So what is an affiliate? An affiliate is anyone who has been granted access to a custodian’s patient files for the purposes of helping the custodian. An affiliate may be “an individual employed by the custodian (HIA, Section 1(1)(a)(i))” or “a person who performs a service for the custodian as a student (HIA, Section 1(1)(a)(ii)” among other things. The affiliate may also be an information manager as defined in section 66(1) of the HIA. Regardless of the affiliate’s duties and the level of file access, the custodian remains the primary person in charge of the file.
Under Sections 24, 28, and 43 of the HIA, the Act asserts that “an affiliate of a custodian must not [collect, use, or disclose] health information in any manner that is not in accordance with the affiliate’s duties to the custodian.” This means that although the affiliate has access to the file, they are only allowed to manage the information in the way stipulated by the custodian. However, the affiliate is still responsible for following the rules as laid out in the HIA. Some affiliates are health care practitioners, but some may be unlicensed staff, depending on the type of facility, and these people must also follow the applicable privacy legislation. It is important for an affiliate to have a clear understanding of what is expected of them. One way to ensure that they understand their duties is to have them read and sign an affiliate agreement that clearly outlines their responsibilities.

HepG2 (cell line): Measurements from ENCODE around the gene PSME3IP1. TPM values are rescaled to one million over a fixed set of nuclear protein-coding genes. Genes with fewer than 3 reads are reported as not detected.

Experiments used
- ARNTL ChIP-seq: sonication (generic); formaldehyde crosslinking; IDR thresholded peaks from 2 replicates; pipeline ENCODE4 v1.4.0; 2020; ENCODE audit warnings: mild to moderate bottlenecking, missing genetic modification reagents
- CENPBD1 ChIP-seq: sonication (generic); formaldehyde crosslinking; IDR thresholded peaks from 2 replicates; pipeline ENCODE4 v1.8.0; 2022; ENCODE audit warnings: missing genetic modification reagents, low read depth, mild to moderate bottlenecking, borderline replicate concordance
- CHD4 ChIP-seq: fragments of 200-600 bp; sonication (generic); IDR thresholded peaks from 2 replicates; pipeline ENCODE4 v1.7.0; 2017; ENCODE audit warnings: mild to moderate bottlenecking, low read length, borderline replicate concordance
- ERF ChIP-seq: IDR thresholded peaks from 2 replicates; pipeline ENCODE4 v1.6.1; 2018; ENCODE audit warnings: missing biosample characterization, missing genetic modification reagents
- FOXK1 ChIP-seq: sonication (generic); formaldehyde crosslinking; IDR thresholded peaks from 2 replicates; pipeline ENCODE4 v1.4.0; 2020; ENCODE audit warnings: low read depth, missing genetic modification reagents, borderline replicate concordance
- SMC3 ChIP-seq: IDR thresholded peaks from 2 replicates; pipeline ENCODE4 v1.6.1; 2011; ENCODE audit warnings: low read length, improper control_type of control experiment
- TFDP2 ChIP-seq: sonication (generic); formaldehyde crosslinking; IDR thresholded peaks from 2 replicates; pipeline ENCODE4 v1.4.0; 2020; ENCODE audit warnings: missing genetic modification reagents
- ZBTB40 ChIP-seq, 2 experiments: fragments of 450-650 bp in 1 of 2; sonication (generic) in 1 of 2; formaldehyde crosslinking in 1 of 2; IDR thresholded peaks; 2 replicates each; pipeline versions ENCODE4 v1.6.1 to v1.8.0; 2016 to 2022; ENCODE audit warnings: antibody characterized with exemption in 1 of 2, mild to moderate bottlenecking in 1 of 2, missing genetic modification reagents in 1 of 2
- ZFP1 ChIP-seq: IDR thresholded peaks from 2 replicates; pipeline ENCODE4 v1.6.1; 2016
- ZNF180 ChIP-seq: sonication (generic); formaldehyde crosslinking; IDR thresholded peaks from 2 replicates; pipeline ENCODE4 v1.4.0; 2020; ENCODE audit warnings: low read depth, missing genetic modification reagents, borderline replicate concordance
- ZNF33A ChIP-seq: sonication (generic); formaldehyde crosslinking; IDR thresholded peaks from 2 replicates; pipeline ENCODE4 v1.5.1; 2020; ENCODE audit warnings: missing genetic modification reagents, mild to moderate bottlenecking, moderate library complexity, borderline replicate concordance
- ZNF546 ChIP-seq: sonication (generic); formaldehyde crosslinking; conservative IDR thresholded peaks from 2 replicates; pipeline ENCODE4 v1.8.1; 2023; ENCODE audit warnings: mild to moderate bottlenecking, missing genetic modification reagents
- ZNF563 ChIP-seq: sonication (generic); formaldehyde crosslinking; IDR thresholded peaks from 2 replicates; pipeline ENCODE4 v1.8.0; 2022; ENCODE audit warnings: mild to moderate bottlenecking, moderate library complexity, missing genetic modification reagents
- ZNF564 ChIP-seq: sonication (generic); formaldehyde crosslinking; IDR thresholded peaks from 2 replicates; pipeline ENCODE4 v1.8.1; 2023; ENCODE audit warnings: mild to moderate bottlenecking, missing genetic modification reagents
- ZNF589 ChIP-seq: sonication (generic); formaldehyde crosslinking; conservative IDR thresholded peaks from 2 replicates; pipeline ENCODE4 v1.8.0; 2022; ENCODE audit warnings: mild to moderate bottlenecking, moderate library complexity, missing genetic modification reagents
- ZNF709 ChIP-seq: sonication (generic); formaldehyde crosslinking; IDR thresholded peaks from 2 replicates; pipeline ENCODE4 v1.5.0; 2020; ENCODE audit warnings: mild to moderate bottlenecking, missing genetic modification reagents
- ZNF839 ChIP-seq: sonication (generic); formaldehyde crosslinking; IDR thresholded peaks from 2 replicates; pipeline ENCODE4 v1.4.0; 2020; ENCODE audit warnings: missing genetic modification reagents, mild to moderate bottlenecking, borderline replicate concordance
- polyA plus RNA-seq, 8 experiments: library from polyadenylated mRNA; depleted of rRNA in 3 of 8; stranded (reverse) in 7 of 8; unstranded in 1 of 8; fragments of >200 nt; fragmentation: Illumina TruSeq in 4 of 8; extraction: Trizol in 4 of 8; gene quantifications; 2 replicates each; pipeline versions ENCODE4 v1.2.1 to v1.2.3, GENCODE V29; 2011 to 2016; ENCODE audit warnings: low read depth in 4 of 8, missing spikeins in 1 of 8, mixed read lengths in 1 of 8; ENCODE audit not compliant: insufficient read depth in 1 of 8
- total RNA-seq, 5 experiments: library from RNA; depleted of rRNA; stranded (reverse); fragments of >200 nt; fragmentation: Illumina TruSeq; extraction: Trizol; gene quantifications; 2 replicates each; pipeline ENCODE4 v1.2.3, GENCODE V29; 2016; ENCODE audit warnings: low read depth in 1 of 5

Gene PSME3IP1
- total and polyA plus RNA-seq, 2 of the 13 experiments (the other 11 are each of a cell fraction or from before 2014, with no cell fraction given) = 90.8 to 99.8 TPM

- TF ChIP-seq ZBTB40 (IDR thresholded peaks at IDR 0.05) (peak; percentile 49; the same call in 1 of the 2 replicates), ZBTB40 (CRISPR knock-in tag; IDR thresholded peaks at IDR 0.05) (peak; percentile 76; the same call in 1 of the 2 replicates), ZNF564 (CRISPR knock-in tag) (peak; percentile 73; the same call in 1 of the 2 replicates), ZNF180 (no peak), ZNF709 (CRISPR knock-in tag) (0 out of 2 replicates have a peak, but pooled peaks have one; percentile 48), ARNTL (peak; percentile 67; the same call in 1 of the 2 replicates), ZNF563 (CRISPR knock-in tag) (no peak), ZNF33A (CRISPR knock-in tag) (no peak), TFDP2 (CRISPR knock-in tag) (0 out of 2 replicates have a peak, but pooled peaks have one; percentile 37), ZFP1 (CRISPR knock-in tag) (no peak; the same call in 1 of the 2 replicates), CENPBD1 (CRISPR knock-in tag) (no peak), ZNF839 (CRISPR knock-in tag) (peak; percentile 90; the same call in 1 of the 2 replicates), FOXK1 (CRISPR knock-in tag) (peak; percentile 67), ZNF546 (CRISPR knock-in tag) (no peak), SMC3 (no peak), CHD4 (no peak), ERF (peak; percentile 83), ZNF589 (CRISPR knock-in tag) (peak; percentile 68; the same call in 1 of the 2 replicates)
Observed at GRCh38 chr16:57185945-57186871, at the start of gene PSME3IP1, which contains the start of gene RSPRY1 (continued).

When are YOU the Custodian?
In a practice run by an optometrist, opticians are often affiliates to the optometrists’ files. Where an optician keeps their own files, they are still the custodian to those files. If the optician runs the practice and employs an optometrist, the optometrist is the custodian of the eye exam and health records, and the optician is custodian to their own patient files. A copy of part of the optometric records may become part of the optician’s files, but the optometrist has an obligation to remain custodian to their own patient records.
“Follow the Money”